It was like being on an expedition! At 03:00 we woke up and after a bowl of mountain fuel, tsampa porridge (buckwheat porridge), we started walking at 04:00. To set the first footprints because it had snowed the last few days just feels amazing. Create our own path through the snow… and only 7 people followed us that day. That’s (still) the great thing about this trek. If you have the chance, do it now! It’s not full of tourists yet. This is the Annapurna circuit 10 years ago. Different views of course but people wise… A maximum of 3 guesthouses in the villages comparing to 10 or even 20 in the villages on the Annapurna circuit. Some villages didn’t even have guesthouses, only homestays. And the guesthouses are also family owned… mummy cooks at night and there’s a very close connection because most of the time you’re the only one there. Because it’s less touristy, there is less competition so higher prices. That’s also a reason why many backpackers choose for another, cheaper, trek. But how cool is it to know everyone who’s crossing the pass, to support each other and celebrate once you’ve all reached the village after the pass?

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And it even feels more like an expedition when you get lost in the snow…
Imagine walking in the clouds, not see a thing! We knew we were almost there… but where are those damn flags? It was so misty, we were in the middle of the clouds. While searching we literally fell into the soft snow up to our bums. This is what we wanted, adventure, right? Creating our own path to the pass instead of walking on a 2 meter wide path with 20 others…
And then there they are, the flags, that told us we’ve reached the highest point. High five! As you can see on the photo no views at all…luckily 100 meters down we’d got what we came for…clouds disappeared and sun came out. We found a rock in the snow to sit down, ate our well deserved snicker bar and enjoyed the amazing views.



Milktea, Tibetan bread, Tsampa porridge, Dal Baht, Fried macaroni, sharing with Eline and snicker bars
It’s funny how food because such a popular topic when there is not so much choice… I drunk liters of milktea (powder milk and powder tea), ate countless bowls of tsampa porridge, and shared many plates of Dal Baht and fried macaroni with Eline to have a bit of both… and snickerbars were just amazing up there! So expensive but so tasty. They’re just not the same back here where they’re available in every shop…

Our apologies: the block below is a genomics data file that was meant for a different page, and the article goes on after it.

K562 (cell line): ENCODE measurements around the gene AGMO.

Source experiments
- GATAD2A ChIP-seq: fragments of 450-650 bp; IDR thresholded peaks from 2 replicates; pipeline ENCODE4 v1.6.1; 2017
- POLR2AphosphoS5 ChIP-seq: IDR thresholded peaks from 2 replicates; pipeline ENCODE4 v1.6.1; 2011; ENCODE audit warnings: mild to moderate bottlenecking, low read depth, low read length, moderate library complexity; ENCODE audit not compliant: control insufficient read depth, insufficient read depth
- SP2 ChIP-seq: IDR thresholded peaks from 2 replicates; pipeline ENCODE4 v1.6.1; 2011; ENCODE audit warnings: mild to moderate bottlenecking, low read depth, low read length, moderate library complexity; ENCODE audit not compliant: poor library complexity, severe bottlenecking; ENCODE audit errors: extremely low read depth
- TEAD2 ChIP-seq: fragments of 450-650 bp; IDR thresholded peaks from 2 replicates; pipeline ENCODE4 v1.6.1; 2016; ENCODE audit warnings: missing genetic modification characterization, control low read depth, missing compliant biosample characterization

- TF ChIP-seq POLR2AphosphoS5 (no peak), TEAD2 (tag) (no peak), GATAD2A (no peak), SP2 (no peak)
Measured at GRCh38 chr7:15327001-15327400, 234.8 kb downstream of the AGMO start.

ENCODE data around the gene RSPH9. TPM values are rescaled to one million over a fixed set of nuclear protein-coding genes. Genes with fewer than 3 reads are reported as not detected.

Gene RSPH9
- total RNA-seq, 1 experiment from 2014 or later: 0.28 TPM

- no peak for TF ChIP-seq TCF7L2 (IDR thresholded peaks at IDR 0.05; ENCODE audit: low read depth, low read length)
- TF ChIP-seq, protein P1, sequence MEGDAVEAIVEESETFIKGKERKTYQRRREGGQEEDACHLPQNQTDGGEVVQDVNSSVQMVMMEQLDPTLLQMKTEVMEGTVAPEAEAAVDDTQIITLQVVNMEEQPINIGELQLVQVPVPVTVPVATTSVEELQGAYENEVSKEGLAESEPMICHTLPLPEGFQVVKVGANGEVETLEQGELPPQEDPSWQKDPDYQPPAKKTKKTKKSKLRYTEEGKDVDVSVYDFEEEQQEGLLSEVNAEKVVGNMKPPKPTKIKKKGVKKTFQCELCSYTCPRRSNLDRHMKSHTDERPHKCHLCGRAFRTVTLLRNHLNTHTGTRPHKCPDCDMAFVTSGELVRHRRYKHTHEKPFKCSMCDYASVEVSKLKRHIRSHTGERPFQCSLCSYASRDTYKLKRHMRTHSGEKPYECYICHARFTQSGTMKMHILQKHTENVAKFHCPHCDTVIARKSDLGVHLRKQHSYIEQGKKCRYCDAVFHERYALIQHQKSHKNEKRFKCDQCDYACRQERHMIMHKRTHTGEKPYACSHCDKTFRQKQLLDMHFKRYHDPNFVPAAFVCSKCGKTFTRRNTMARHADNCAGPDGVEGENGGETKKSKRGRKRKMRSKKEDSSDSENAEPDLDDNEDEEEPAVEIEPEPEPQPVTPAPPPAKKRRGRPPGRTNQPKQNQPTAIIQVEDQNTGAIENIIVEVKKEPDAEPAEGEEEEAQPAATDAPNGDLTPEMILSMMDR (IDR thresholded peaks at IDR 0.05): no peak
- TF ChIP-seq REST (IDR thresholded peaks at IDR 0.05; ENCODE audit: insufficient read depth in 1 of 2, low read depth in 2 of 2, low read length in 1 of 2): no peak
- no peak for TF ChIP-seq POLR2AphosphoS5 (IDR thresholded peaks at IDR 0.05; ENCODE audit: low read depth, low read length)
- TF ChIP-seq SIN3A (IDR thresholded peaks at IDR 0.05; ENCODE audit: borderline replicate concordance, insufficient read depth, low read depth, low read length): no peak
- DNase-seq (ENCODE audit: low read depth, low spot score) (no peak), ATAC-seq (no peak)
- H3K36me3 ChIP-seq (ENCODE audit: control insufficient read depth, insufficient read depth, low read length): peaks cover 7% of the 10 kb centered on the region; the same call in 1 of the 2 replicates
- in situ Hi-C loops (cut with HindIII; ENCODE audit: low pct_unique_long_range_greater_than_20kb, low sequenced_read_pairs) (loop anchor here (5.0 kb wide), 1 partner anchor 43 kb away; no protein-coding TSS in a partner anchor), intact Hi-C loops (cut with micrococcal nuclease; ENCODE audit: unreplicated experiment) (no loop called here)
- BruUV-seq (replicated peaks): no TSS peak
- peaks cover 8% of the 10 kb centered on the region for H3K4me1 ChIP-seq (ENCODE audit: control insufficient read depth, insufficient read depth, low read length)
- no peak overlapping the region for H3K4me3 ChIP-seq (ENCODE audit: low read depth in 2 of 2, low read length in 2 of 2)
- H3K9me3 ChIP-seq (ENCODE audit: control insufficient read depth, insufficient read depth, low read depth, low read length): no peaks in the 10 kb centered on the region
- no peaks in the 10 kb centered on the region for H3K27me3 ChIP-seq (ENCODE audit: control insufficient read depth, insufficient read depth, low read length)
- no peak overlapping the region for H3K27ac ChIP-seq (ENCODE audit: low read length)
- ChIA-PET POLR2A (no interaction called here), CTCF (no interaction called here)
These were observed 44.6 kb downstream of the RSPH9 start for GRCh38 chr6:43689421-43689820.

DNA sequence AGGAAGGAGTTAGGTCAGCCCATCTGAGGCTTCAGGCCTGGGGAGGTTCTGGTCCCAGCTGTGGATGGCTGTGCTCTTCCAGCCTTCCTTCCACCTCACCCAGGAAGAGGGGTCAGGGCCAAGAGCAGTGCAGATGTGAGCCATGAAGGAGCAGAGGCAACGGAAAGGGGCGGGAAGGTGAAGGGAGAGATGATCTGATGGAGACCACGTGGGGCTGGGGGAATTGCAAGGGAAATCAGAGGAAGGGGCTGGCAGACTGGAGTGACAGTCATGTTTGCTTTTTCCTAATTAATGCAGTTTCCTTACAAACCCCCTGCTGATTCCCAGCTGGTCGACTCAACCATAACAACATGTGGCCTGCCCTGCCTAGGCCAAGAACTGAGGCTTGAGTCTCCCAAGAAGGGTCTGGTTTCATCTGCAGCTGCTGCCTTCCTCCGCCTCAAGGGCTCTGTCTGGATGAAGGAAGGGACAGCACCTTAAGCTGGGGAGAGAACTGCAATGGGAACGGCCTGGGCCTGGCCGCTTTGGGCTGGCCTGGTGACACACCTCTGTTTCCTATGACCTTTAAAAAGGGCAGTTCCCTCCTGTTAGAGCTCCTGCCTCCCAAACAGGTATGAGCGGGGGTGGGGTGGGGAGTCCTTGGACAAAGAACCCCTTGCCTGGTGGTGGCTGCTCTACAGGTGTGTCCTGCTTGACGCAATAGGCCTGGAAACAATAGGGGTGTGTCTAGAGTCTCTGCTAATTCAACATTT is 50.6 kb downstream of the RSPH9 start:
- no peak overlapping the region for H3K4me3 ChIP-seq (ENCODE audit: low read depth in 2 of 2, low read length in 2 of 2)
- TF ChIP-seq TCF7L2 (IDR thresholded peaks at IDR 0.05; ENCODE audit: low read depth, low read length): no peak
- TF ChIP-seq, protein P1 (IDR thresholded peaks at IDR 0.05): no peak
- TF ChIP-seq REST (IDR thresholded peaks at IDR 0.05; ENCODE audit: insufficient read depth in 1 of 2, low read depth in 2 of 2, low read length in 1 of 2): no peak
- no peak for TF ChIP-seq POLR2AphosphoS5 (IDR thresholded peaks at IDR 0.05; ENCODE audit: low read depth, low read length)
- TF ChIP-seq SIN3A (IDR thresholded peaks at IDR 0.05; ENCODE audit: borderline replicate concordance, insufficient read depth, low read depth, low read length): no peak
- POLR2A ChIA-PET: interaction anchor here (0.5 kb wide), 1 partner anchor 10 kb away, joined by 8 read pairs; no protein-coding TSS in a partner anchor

Yaniev, Rummi, Toep, Shithead
No phones, no internet, no tv, just the old cardgames… I miss them actually now i’m back in cyberwold. It’s reading, sleeping or playing card games once you’ve arrived in the guesthouse for the night. And I just loved it! 

Cold bucket showers
No shower for almost 3 weeks… what to do when you do want to fresh up a little after a 8 hour walk? For men it’s easy, just go in your boxers underneath the outside water tap. For girls it’s more of a challenge. Walking in a bikini in Nepal is not highly appreciated. So Eline and I had bucket showers. A bucket, freezing cold water, soap and a toilet (or any hidden place) and just poor the water over each other. It works and it feels so good after! First of all a little proud for taking the step to have a cold bucket shower and second because it’s good to be ‘clean’.

Cuddling up in the cold nights
It’s either very warm of very cold. There’s not much in between. During the days I took off all of my clothes and during the nights I put on layer after layer. No heated dining halls like on other treks unfortunately… Just sometimes I could heat up near the fire they use for cooking. So we kept each other warm, cuddling up close to each other, especially when your bed is at 4400 meters high…

Some facts about the Manaslu trek:
Duration: +/- 3 weeks including Tsum valley. Without Tsum you can do the trek in 2 weeks.
Highest point: 5100
Costs: Manaslu permit 2000 rupies / Annpurna permit 2000 rupies / Restricted area permit 7000 rupies / Tsum valley permit 2500 rupies / Guide 2000 rupies per day (devided by the amount of people you go with). Plus an average of 2000 rupies you’ll spent per day. Total for 21 days: 17500 (permits) + 14000 (guide devided by 3) + 42000 (daily costs) = 73500 rupies ( = $735,-)
Guide needed unfortunately.


3 reacties

  1. mam wrote:

    Heerlijk om dit weer te lezen, wat een avontuur lieverd. Je doet het gewoon , maar dat is het niet hoor !!!
    Nog twee weekjes om aan het idee te wennen dat je weer terug moet naar onze bewoonde wereld ….Enjoy.

  2. Tashi Delek, Namaste, Lisanne, heel veel respect voor je,
    Gelukkig geen hoogteziekte gekregen. Bea

  3. Maart wrote:

    Sounds amazing! Waar kan ik boeken?
    Maar nu is het mooi geweest… Je hebt toffe dingen gedaan, mooie plekken gezien, leuke mensen ontmoet en fantastische momenten beleefd. Time to come home!!
    CU! kus